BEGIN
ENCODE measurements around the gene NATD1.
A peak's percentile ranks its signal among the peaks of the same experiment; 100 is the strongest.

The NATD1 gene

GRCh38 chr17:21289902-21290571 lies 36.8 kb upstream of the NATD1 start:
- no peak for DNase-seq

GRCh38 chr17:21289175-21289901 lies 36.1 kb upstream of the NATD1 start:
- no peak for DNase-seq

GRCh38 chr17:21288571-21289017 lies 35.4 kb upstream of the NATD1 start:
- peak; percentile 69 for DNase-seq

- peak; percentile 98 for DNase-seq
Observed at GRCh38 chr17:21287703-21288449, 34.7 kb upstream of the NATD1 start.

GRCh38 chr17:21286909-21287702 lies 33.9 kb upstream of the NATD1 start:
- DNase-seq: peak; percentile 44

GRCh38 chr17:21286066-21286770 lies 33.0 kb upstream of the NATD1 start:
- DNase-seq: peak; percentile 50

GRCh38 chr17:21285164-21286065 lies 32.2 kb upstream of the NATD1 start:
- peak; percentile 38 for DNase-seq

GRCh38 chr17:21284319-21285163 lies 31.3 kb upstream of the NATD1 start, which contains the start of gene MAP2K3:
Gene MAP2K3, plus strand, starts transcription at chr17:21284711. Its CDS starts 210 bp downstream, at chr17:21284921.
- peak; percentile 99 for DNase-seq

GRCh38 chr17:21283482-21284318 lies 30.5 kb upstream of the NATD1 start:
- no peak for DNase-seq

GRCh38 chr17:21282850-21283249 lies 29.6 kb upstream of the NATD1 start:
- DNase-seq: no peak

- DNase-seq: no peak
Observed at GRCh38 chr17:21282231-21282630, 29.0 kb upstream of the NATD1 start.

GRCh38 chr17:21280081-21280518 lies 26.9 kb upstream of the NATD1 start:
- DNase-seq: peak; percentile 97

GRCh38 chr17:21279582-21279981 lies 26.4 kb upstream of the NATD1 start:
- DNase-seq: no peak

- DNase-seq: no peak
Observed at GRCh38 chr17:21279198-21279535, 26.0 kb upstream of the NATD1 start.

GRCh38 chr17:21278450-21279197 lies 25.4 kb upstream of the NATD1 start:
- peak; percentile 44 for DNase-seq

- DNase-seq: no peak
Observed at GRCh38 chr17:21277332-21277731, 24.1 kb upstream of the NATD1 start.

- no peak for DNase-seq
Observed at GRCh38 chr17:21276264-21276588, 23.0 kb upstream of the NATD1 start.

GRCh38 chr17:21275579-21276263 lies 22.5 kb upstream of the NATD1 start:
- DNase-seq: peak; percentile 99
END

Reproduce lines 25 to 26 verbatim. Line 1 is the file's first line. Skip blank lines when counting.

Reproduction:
- DNase-seq: no peak
Observed at GRCh38 chr17:21282231-21282630, 29.0 kb upstream of the NATD1 start.